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VAT return/payment late?

Updated: Mar 14

Abell tech team explain:-

HMRC have kindly dived in to the 'reducing red tape' agenda of the current HM Government. From 1st January 2023 we have a new regime for touching you up for extras should you now send stuff in a nano-second late.

Late filing of the Return

Now it's just like speeding - the more you do it the more points you get, and what do points mean? PENALTIES

Taxpayers receive a point for each VAT return filed late. Once the taxpayer’s total number of points reaches 4 for quarterly, or 5 for monthly returners you get a fixed £200 penalty, and for each subsequent return,

Points expire once 24 months old, unless you're naughty again, in which case it keeps rolling on,.... And of course HMRC have the option to extend your penalty period if they're fed up with your non-compliance record.

There is no connection between the amount of any late filing penalty and the VAT due. So note that repayment traders e.g. Exporters, and even filing nil returns, will be in the filing penalties regime for the first time. So of course M Assive plc won't care about the penalty whereas T Inyshop Ltd will care a lot, and guess who's got a massive accounts department with whizzy PCs to do the return quickly?

Late payment

There will now be two penalties, based on how late the payment is:

The first penalty is 2% of the VAT unpaid at day 15, and a further 2% of the VAT unpaid at day 30. I.e. 4% if you are a month late.

The second penalty starts at day 31, runs charged daily, based on an annual rate of 4% of the outstanding tax amount. (lots cheaper).

Which businesses pay bills weeks late habitually? M Assive plc who won't care about the penalties. Whereas Mr./Mrs./Ms. O Pressed at T Inyshop Ltd faces significant costs to him/her/it if he/she/it pays late, and guess who's got a massive accounts department with whizzy PCs to fob off paying bills promptly?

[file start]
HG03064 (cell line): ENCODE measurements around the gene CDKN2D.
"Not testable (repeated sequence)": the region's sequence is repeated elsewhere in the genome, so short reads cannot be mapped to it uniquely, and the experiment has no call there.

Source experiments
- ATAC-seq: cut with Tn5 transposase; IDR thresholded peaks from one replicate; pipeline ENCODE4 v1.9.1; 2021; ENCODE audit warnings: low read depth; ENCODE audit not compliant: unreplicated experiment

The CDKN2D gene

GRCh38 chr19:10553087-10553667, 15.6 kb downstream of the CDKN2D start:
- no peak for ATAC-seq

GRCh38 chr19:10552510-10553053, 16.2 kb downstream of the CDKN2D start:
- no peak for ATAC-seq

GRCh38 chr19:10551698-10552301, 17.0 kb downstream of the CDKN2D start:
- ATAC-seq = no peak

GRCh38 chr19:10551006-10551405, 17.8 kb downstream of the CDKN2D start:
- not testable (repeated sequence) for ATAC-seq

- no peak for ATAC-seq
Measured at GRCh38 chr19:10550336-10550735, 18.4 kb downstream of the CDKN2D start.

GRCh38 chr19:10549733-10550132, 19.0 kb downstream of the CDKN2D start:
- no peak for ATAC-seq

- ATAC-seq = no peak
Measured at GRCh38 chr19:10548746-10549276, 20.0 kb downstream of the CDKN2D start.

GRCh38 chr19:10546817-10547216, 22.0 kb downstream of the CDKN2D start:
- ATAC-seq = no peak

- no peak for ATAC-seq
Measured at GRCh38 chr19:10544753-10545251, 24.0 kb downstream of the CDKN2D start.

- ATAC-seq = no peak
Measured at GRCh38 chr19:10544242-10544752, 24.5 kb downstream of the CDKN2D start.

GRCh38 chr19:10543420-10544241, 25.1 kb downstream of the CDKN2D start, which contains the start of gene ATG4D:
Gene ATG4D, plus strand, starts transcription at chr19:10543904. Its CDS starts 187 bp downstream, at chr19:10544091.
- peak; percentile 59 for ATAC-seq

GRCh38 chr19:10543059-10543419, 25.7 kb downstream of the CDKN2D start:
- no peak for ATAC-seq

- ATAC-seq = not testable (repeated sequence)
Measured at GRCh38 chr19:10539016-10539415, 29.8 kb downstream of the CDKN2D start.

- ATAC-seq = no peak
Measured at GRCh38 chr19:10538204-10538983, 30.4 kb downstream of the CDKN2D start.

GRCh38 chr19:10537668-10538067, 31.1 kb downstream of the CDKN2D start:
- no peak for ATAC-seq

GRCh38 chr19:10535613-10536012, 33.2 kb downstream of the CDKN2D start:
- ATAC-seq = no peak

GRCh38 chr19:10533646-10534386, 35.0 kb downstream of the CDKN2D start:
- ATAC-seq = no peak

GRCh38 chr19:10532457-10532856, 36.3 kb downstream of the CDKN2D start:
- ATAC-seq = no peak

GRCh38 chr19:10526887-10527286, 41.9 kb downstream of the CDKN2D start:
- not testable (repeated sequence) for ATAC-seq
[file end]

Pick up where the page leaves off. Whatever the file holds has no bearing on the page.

It's great that HM Government thought this all through very carefully, otherwise it could have come out unfair to small businesses.

If you call HMRC and agree a Time to Pay (TTP) arrangement this is treated in the same way as 'payment', with the penalty regime grinding to a halt on the date of the TTP application. If subsequently the terms of your TTP are breached, it will be treated as if it never existed and full penalties will be charged, so this could be a really expensive hit. So once you're within a TTP monitor yourself really carefully, and never miss a payment.

This is harder than it seems, as the TTP boys will be desperate to have a direct debit so they can take what they fancy whenever they fancy out of your holiday fund.

However should you commit the heinous crime of not having enough dough in your account to meet the DD when they choose to take the cash, IT'S YOUR FAULT. Usually the DD will collapse due this, and the first you will know about it is weeks later when you get a sly letter from HMRCy giving you the 'good' news that your TTP has been cancelled due to your fault (not theirs). THEY WILL NOT RING YOU to chat before doing it.

If it's looking hard, just call them up and speak to a nice Scottish guy who will offer you another deal. Of course don't ring up for another TTP if you're fiscally bogged down in one already.

You actually have until day 15 after the tax due date to request the TTP, and avoid any penalties.


Are you interested? You will be in future.

Late payment interest for VAT will be in same system as other taxes, charged at the Bank of England base rate plus 2.5%.

If you are ever due a VAT refund, and it's received late by you, astonishingly, HMRC will not pay the same rate of interest back, you just get Base less 1%. So overall HMRC make a 3.5% margin on tax flows?

Admin Suggestions

Stop ignoring all those pesky emails from your accountants pestering for bank statements, and vat data every 10 minutes. Most accountants receiving data at the last minute will feel little oomph to rush and get your return done by the deadline, so you need to give them a nice warm feeling by co-operating, and handing over all the data in good time, and not just the bits you fancy, in future.




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